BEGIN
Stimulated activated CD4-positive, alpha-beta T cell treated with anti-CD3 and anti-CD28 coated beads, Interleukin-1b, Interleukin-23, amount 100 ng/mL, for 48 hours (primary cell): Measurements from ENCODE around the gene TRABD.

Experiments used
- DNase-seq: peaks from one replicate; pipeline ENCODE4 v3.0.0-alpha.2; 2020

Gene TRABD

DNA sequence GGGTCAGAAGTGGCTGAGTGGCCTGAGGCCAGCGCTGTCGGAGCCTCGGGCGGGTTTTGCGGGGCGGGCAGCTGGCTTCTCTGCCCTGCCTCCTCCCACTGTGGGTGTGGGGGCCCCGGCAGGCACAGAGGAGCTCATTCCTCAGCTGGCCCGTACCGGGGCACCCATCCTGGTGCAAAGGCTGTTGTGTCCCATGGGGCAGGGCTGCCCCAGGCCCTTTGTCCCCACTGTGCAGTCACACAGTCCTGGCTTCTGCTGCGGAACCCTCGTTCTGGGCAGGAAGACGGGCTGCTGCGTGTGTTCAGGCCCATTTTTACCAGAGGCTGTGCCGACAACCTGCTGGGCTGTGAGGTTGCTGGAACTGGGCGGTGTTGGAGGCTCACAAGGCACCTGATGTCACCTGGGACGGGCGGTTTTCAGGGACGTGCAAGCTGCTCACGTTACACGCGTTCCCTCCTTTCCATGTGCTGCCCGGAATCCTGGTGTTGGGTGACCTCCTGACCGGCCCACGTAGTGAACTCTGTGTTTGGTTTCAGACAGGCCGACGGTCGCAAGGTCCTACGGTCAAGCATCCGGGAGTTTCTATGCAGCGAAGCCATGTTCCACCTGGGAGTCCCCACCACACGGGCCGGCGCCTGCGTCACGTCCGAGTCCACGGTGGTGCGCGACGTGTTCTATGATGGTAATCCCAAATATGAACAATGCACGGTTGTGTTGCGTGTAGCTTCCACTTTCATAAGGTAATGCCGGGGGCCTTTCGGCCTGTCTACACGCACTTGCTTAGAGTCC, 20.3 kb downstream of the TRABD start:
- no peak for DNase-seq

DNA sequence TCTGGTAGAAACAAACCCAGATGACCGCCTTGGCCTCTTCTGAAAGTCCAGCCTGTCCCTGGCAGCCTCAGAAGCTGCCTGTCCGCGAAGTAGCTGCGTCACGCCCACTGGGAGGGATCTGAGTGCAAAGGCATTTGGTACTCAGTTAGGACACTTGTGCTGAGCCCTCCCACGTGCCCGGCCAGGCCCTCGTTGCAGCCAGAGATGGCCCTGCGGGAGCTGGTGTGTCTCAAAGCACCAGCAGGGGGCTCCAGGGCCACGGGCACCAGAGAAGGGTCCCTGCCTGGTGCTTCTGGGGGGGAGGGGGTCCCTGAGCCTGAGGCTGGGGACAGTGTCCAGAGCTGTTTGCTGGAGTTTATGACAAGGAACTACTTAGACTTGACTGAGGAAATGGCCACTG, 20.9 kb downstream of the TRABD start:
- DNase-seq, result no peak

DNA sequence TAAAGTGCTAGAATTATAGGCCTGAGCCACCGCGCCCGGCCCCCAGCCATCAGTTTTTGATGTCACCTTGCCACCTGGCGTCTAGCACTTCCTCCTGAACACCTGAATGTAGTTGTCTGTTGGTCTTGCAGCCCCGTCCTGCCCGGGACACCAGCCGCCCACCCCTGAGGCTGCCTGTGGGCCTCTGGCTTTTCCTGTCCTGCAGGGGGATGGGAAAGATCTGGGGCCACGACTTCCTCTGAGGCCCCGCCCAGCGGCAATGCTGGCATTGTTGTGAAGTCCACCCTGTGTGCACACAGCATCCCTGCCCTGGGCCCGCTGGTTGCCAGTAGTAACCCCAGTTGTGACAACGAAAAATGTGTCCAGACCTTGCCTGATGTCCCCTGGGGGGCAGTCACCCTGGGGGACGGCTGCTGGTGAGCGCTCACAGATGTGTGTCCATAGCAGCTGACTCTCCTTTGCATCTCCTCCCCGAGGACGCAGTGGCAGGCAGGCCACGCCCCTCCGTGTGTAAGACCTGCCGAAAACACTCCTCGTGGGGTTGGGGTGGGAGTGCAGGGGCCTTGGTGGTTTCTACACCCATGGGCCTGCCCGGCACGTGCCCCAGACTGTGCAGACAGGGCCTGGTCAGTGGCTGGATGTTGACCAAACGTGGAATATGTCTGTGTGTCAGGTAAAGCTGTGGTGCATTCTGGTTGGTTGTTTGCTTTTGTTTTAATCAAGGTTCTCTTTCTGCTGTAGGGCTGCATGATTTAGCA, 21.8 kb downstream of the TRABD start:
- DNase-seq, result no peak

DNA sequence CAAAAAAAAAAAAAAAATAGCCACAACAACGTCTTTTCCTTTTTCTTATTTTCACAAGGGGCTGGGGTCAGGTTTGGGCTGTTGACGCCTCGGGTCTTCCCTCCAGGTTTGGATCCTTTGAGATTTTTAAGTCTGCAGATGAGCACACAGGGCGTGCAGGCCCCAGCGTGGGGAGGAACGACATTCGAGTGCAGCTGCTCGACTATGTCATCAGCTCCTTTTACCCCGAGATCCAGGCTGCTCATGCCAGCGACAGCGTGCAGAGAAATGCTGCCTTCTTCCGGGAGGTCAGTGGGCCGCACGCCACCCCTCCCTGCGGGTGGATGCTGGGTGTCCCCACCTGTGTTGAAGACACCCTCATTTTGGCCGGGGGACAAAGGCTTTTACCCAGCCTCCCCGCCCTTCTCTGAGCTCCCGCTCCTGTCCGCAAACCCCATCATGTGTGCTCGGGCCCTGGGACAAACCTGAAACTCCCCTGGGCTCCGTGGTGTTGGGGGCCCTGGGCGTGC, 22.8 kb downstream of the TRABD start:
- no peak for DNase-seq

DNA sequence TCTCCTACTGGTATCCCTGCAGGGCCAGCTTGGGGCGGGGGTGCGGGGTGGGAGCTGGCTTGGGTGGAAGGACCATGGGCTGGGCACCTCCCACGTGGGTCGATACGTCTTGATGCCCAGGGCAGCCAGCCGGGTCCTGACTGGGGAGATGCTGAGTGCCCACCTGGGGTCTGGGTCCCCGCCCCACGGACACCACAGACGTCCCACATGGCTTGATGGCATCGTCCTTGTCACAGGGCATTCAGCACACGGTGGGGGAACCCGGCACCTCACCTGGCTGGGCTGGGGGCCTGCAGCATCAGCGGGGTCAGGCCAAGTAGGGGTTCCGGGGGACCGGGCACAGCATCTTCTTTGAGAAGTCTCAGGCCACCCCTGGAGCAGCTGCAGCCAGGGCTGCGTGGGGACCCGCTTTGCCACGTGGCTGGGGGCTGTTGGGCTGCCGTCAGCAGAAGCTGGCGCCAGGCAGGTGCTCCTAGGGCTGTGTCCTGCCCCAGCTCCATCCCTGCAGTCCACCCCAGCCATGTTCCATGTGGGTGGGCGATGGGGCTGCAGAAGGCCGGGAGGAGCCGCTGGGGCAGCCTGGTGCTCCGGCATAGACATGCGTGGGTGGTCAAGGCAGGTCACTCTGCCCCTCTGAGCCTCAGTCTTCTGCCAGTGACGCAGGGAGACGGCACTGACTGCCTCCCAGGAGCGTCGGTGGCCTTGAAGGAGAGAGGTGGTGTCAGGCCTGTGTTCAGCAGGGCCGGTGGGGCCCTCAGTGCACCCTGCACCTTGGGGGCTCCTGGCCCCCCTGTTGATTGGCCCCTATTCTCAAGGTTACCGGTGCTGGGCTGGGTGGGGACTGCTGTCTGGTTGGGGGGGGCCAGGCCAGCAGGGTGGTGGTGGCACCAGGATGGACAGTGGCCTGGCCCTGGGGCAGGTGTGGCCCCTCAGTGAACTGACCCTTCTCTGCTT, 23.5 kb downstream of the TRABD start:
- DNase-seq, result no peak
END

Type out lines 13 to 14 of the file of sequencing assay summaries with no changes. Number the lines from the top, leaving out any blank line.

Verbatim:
DNA sequence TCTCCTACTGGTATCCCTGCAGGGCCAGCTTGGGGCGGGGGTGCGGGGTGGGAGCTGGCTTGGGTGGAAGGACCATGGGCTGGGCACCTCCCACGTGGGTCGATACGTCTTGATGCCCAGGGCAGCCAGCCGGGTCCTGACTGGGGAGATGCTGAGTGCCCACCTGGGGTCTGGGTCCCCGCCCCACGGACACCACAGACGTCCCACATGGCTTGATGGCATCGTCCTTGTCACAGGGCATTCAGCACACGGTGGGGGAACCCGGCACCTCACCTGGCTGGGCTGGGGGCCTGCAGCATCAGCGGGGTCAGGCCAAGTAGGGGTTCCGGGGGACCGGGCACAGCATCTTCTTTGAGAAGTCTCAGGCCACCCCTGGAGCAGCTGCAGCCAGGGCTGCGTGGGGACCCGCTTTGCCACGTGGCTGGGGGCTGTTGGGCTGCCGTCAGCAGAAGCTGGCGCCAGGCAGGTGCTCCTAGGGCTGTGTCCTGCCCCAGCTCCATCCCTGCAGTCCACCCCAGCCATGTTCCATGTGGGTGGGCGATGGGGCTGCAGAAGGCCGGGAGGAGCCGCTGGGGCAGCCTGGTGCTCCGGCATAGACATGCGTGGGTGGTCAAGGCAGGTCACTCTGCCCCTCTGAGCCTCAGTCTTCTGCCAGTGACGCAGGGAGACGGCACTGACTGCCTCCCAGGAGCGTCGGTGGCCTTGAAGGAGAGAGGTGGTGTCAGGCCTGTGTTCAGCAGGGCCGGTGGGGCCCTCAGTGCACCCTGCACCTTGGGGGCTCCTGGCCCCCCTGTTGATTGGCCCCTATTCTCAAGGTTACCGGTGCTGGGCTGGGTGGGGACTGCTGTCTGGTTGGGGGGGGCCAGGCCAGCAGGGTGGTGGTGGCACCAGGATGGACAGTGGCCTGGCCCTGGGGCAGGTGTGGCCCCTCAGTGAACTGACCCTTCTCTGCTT, 23.5 kb downstream of the TRABD start:
- DNase-seq, result no peak